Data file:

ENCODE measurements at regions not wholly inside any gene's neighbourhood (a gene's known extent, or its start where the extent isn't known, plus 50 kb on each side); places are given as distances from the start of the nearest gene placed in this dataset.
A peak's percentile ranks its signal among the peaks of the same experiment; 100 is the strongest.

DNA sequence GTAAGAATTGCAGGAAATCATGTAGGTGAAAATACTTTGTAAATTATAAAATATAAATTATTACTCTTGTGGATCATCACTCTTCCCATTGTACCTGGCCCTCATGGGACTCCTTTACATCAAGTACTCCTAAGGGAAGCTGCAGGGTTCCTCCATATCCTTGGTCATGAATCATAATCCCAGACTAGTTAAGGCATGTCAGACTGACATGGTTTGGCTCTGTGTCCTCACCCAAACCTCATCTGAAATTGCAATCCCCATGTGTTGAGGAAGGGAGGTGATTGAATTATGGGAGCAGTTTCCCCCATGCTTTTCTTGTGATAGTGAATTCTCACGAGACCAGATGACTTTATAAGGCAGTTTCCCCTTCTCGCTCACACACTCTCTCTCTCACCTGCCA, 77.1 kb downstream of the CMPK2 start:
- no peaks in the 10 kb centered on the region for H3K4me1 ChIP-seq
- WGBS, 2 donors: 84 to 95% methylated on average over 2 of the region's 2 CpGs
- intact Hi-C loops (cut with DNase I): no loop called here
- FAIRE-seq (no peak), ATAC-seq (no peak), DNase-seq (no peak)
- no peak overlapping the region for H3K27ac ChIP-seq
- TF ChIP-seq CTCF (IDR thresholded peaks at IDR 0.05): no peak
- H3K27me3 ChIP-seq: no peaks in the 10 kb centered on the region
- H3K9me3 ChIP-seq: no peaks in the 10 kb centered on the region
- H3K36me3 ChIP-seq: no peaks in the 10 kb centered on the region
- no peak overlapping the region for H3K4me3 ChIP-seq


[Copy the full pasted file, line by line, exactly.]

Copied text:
ENCODE measurements at regions not wholly inside any gene's neighbourhood (a gene's known extent, or its start where the extent isn't known, plus 50 kb on each side); places are given as distances from the start of the nearest gene placed in this dataset.
A peak's percentile ranks its signal among the peaks of the same experiment; 100 is the strongest.

DNA sequence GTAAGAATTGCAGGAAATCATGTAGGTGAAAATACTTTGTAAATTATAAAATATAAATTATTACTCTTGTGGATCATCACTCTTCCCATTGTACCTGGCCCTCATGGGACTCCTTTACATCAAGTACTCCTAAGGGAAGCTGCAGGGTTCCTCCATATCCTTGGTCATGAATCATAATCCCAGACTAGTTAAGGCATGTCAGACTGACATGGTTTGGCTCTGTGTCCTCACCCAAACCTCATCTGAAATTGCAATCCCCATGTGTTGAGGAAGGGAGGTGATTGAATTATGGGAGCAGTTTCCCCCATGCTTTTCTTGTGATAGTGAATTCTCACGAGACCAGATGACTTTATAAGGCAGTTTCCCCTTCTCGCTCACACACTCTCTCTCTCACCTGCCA, 77.1 kb downstream of the CMPK2 start:
- no peaks in the 10 kb centered on the region for H3K4me1 ChIP-seq
- WGBS, 2 donors: 84 to 95% methylated on average over 2 of the region's 2 CpGs
- intact Hi-C loops (cut with DNase I): no loop called here
- FAIRE-seq (no peak), ATAC-seq (no peak), DNase-seq (no peak)
- no peak overlapping the region for H3K27ac ChIP-seq
- TF ChIP-seq CTCF (IDR thresholded peaks at IDR 0.05): no peak
- H3K27me3 ChIP-seq: no peaks in the 10 kb centered on the region
- H3K9me3 ChIP-seq: no peaks in the 10 kb centered on the region
- H3K36me3 ChIP-seq: no peaks in the 10 kb centered on the region
- no peak overlapping the region for H3K4me3 ChIP-seq